Is the Sun shining?

Today Brian posted about Sun and their Sun Rays and thanks to that and to some comments from crazy people (yes, me), it caused quite a reaction within the Sun community.

First of all, it was simply a post, not a review of anything. And my comment there was specifically tailored to Craig Bender, a guy that I had great conversations in the past and for some reason (not sure if I pissed him off, if I said something not to be said, etc) he simply vanished. I knew if I mentioned anything like ‘SunRays suck’ or ‘SunRays are the reason why Sun had net losses of US$ 1.677 Billion in the first quarter of 2009′, I would be able to check if he was still alive. So minutes after my comment, BINGO. The fish got the bait. 🙂

So history and jokes aside, here is the deal. I know some people think that heterogeneous environments are the norm out there these days but in a way I disagree. At least based on my work on the field doing consulting services, most of my clients are indeed a Windows shop. Some do still have Novell (surprised?) but in most cases getting rid of it. And some do have some Unix but usually only for very specific back end requirements.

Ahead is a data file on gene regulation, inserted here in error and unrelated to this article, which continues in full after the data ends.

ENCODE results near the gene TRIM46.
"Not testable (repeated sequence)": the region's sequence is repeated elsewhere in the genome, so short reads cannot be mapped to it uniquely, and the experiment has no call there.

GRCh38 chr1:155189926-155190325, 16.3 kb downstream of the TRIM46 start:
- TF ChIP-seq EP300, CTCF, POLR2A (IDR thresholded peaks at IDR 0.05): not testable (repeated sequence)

This brings us to this: for the user, even though there may be Novell, Solaris, HP-UX, etc behind the curtains, he has a Windows desktop and/or accesses one hosted either on TS/Citrix or as a VDI offering. His apps, even if they access data on a database running on Solaris, still has a Windows or web front end (running on a browser on top of Windows). So for all the user cares, this is a Windows environment. Does not matter you tell him all the databases are on Solaris running Oracle X. He does not give a crap and does not know it. I guess it is from this perspective that Brian made the comment he was a Windows guy.